Even if you’re not Catholic, you probably already know that confessions made to Catholic priests are protected both by the church and the government. But that doesn’t mean that anyone of any religion can tell their religious leader about past crimes and expect those same spiritual and legal protections. Here’s what you should know about religious confessions and their status under the law courtesy of Fallbrook criminal lawyer Peter M. Liss.
The Catholic Church is very dedicated to the sanctity of confession and priests can actually be excommunicated from the church if they reveal something heard during confession. While a priest may urge someone to confess or warn police that a person is in danger, he may not reveal information regarding the confessor’s identity. In one case in Oregon, when the police secretly taped a confessional booth, the Church not only insisted the tape be excluded from evidence, but also pushed for the recording to be immediately destroyed. The bottom line is that if you feel the need to confess to a crime but don’t want to risk getting caught, any criminal defense lawyer in Escondido will agree that you can always attend confession at a Catholic church -even if you are not actually Catholic yourself.
When it comes to confessing to religious leaders of other faiths though, things are not nearly so black and white. Each organization has its own rules about the sanctity of confessions to spiritual leaders and while some protect such conversations, others establish policies they believe will help those who have “gone astray.” In fact, some churches have written doctrines that require spiritual leaders to inform other members of the church -in some cases the full congregation, when they feel someone has sinned. The First Amendment’s protections of religious freedoms allow churches to handle confessions however they see fit, whether that means keeping them entirely secret from everyone else, like the Catholic church, or telling all other members of the church. Even for Catholics, evidence of child abuse acquired when the communication is not confidential makes the priest subject to mandatory reporting. That is why San Marcos criminal attorneys urge anyone who wants to speak to their spiritual leaders about a crime to do some research first and only confess where your admissions are safe. If you are not 100% certain that your church protects confessions, then do not confess unless you are prepared to handle the consequences of your confession being shared.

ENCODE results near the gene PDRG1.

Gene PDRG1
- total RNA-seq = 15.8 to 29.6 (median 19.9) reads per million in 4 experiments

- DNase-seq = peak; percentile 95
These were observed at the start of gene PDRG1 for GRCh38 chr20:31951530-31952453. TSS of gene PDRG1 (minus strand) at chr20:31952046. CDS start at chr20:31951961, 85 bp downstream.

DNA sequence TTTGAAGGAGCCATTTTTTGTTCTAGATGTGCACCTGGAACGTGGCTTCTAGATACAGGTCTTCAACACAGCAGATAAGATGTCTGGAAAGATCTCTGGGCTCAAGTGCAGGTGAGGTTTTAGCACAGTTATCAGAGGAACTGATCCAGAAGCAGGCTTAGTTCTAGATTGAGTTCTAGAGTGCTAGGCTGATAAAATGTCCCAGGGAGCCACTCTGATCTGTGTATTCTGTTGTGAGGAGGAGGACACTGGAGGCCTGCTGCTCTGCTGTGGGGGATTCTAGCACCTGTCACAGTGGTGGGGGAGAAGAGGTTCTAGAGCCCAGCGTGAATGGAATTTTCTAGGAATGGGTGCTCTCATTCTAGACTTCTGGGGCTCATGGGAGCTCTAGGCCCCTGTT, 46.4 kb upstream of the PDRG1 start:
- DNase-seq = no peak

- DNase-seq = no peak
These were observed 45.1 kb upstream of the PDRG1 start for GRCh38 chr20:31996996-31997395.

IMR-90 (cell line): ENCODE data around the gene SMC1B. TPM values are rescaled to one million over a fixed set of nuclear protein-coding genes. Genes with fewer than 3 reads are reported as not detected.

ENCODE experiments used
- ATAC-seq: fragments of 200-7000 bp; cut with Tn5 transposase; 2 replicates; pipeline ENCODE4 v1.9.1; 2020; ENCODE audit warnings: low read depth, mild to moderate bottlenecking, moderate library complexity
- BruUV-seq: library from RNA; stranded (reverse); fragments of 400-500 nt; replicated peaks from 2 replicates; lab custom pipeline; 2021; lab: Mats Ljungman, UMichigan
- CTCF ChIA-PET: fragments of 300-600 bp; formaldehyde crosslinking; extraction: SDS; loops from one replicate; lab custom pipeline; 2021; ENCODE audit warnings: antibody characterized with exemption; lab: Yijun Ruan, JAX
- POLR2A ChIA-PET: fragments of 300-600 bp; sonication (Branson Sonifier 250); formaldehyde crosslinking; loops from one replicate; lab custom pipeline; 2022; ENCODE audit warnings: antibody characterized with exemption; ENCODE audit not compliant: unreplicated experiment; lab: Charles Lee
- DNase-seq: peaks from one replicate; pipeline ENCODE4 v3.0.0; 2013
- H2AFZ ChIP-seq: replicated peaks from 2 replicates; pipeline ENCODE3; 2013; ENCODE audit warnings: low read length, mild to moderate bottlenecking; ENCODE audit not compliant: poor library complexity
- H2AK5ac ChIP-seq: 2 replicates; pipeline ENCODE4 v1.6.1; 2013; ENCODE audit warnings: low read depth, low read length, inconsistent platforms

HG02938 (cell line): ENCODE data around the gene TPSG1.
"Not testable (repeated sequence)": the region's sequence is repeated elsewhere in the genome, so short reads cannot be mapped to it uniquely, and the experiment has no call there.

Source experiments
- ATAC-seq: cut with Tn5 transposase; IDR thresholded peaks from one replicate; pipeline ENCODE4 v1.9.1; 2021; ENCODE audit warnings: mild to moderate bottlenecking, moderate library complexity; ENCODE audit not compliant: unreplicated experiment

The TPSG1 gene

If you still aren’t sure whether you should talk to your religious leader about a crime you have committed, please call Rancho Bernardo defense attorney Peter M. Liss first. You can schedule a free initial consultation by calling (760) 643-4050.
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